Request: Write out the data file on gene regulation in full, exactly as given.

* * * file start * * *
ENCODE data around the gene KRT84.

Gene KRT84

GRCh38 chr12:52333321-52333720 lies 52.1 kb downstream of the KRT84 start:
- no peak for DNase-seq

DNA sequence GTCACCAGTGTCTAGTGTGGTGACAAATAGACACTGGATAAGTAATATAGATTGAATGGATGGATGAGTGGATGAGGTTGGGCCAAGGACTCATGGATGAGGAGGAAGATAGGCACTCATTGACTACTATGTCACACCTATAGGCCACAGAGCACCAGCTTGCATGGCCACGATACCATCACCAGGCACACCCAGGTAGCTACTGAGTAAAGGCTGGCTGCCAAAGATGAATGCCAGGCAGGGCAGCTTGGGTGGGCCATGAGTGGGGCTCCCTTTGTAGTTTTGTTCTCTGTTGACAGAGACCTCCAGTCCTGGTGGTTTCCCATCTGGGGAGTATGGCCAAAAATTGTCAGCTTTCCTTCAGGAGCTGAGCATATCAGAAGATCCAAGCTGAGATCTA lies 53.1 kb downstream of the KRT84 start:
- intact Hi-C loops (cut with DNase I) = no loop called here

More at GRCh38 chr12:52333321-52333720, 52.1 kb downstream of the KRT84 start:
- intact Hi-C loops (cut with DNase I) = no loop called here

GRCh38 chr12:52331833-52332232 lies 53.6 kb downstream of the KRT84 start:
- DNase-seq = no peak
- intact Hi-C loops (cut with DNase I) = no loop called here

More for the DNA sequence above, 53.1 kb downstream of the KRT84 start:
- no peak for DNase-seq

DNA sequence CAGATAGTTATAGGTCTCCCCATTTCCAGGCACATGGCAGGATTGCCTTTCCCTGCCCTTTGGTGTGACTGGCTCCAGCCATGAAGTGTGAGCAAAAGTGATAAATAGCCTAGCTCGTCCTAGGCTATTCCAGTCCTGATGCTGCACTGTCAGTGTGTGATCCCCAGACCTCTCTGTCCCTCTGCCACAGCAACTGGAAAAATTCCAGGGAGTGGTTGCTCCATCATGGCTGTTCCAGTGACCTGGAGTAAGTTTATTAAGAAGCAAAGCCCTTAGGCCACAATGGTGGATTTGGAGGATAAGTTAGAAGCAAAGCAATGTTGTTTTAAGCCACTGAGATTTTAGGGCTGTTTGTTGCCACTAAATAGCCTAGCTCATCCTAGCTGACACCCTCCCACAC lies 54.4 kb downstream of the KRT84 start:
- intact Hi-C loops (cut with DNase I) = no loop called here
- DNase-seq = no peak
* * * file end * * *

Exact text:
ENCODE data around the gene KRT84.

Gene KRT84

GRCh38 chr12:52333321-52333720 lies 52.1 kb downstream of the KRT84 start:
- no peak for DNase-seq

DNA sequence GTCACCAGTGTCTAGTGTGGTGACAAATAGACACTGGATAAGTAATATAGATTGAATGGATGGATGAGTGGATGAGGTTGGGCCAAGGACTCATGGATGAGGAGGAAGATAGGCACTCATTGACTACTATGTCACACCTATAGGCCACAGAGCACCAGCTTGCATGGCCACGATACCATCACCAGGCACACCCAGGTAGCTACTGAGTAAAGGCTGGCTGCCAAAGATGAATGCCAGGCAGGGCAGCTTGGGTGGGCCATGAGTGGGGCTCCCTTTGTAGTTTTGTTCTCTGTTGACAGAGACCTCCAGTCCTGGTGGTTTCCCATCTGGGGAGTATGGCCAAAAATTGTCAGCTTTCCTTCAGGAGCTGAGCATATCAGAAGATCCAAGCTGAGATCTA lies 53.1 kb downstream of the KRT84 start:
- intact Hi-C loops (cut with DNase I) = no loop called here

More at GRCh38 chr12:52333321-52333720, 52.1 kb downstream of the KRT84 start:
- intact Hi-C loops (cut with DNase I) = no loop called here

GRCh38 chr12:52331833-52332232 lies 53.6 kb downstream of the KRT84 start:
- DNase-seq = no peak
- intact Hi-C loops (cut with DNase I) = no loop called here

More for the DNA sequence above, 53.1 kb downstream of the KRT84 start:
- no peak for DNase-seq

DNA sequence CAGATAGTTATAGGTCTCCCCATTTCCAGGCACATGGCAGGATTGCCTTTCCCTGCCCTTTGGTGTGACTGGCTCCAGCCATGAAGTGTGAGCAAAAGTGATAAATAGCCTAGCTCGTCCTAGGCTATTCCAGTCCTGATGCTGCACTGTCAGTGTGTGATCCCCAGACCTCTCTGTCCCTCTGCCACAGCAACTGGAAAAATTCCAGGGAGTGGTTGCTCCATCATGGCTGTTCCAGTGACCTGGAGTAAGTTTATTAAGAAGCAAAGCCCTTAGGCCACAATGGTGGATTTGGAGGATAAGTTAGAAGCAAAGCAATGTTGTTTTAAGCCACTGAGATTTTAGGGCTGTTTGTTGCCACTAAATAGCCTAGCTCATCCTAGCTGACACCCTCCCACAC lies 54.4 kb downstream of the KRT84 start:
- intact Hi-C loops (cut with DNase I) = no loop called here
- DNase-seq = no peak